Framestore (www.framestore.com) is an Oscar-winning visual effects company that uses innovative talent and technology to create hi-end images for multi-media. You may have seen their commercials, such as Pepsi Beyonce’s “Mirrors,” or the series of spots they created for Captain Morgan and Dr. Dre’s “Beats.”
With many companies in the VFX industry recently flocking to other states or overseas, Framestore is blazing a trail with its expansion to LA – a city that the company says will offer a bevy of opportunity for commercial work.
Framestore’s Los Angeles office is the fourth cornerstone of its transatlantic business, which already has offices in London, New York, and Montreal. The space is a specially designed and ultra spacious studio in Culver City that features beautiful, open/multi-level workspaces meant to inspire awe and creativity.
It includes paned glass walls, hardwood floors, open staircases, visible bright yellow beams, simplistically furnished lounge areas, and a high-end marble and wood kitchen – all exuding a modern-yet-homey elegance. The space also has state-of-the-art production suites, studios, and design suites incorporating all of the latest technologies.
We asked Jon Collins to tell us about the design of Framestore’s new LA space.
Q: What were the explicit performance goals of the space?
The new space had to satisfy a number of requirements. Firstly, it needed to be visually distinctive. This is what we demand of every piece of work that we produce, and the new office had to reflect that. Then, it needed to function as a space in which we produce work.
This sounds obvious, but it’s not as straightforward as it appears, because the kind of projects that we work on today are a lot more diverse than ever before.
So the space needs to allow for teams of VFX artists working on commercials, developers writing code for installations, designers developing concepts for web series and, of course, other projects that we haven’t even thought of yet.
The office also has to have an energy flow that aids creativity and communication, and one that also works as a second home to staff and clients. As with our other offices in London, New York, and Montreal, we wanted the LA office to have a connection to the Framestore brand but also the look and feel of its geographical location.
Q: How does the design meet or exceed these goals?
I used David Howell as my designer, as I had done for Framestore’s New York office. David has an understanding of how to evolve our branding to give a refreshing twist for the LA office. When you walk through the front door, you feel like you’re in Framestore. If you were to put the four locations side by side, they would all look different, but they are all very much a part of the same family.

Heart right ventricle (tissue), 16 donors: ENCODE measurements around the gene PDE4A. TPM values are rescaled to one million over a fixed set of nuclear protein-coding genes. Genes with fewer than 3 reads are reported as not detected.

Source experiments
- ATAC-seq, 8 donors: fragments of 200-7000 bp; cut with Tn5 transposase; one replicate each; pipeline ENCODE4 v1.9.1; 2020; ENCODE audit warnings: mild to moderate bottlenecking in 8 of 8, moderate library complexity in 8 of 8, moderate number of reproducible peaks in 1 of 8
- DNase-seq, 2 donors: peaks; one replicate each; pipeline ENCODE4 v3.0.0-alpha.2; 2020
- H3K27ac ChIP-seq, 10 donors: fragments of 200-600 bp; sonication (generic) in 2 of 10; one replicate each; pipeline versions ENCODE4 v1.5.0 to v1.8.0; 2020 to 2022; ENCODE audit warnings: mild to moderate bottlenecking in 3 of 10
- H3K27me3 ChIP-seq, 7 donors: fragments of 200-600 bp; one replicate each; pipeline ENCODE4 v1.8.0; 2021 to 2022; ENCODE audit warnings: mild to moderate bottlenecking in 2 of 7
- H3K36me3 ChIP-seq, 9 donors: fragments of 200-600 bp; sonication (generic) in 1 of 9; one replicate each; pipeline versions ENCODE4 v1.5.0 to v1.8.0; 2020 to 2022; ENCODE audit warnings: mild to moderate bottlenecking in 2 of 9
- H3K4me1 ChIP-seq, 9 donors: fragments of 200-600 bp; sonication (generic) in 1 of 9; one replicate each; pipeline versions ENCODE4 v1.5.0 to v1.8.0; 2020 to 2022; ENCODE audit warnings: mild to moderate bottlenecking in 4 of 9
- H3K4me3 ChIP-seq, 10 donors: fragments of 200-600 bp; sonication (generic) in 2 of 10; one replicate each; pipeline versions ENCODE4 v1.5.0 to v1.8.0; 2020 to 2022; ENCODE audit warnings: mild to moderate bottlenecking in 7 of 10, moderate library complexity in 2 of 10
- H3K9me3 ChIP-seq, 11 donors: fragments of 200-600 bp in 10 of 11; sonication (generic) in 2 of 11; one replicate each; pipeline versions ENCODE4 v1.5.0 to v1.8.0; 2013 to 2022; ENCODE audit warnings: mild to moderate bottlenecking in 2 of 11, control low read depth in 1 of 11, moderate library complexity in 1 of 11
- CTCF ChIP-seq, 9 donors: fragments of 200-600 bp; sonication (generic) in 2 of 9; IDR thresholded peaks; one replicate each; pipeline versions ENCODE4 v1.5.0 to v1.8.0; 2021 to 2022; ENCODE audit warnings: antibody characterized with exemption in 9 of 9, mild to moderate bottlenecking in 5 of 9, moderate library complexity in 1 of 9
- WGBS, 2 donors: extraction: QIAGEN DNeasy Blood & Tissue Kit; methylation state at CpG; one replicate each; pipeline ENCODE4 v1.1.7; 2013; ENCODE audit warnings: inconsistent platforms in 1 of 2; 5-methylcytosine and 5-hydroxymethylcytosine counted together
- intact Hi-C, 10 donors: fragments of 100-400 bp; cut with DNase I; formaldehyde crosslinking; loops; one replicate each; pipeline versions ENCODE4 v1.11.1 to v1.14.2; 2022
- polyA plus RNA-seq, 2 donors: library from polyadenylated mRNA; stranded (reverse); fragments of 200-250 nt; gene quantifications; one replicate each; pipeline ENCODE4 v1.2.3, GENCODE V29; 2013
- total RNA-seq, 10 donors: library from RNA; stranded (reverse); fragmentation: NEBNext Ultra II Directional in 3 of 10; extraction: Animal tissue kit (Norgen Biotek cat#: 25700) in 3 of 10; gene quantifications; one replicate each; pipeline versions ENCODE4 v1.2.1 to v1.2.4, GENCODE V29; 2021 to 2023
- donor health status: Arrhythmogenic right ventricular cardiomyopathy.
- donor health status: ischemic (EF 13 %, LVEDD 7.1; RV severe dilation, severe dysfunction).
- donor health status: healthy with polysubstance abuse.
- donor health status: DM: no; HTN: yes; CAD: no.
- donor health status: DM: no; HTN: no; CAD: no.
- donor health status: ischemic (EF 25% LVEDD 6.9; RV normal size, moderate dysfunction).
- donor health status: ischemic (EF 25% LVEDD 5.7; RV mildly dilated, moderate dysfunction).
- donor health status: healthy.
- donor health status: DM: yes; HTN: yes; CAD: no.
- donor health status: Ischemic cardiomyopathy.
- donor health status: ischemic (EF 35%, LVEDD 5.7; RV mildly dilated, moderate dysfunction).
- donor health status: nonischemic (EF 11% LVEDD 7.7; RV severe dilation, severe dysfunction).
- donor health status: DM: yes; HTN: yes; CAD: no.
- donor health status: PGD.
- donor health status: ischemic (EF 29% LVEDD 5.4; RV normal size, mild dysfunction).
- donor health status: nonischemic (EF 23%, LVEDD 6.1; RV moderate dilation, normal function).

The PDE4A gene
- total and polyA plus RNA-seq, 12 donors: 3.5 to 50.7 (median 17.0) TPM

Based on my initial layout, David worked with RAC on the build. We knew that there had to be dedicated project rooms but also open space areas flexible enough to deal with fluctuating team sizes and equipment demands. Moreover, the office needed to feel both spacious and intimate. We also consulted our NY Engineer and Feng Shui Master, Harry Chung, who ran his eye over several sets of designs and layouts. Fortunately, the one that he favored was based on my initial layout.
Q: What does the end-client have to say about the new space?
The flow of the office is very much built around the tower, and I wanted this to be the focal piece as people entered the building. The walls that we put up alongside the client suites direct your eyes immediately to the tower, as does the yellow of the girders.
The corridor leading from the front door to the tower creates an impression of space and light even as you enter the building. As the main thoroughfare, it also lends some energy to the area. Everyone who has visited the office has remarked on the amount of space. I have also allowed for the fact that we may need to box in more of the open space as we evolve and have planned accordingly for that, too.
Q: What were the unique aspects of this project that the design team particularly enjoyed or found challenging (and how did it overcome these challenges)?
The most striking feature of the office is the tower, both from outside and from within. It was originally built in order to hang swathes of fabric used to cover airplane seats and spray them with a flame-resistant solution. Remarkably, they survived for more than sixty years, and it was great fun to think of what we might do with the tower.
One of my major design aesthetics was to try to keep the integrity of the tower so that from the ‘pit’ — the sunken floor of the tower — you would be able to see the roof and feel like you are part of that space. However, we also wanted to use the tower to house a meeting room on one floor and an inside/outside deck on another.
This was a challenge that we finally met by ‘hanging’ the meeting room so that two of the sides are not connected to the walls of the tower. Of course, equally challenging was the fact that the tower needed to be almost completely reconstructed in order to comply with code. We were offered the chance to demolish it — I don’t think we needed to reply. The look on our faces was enough.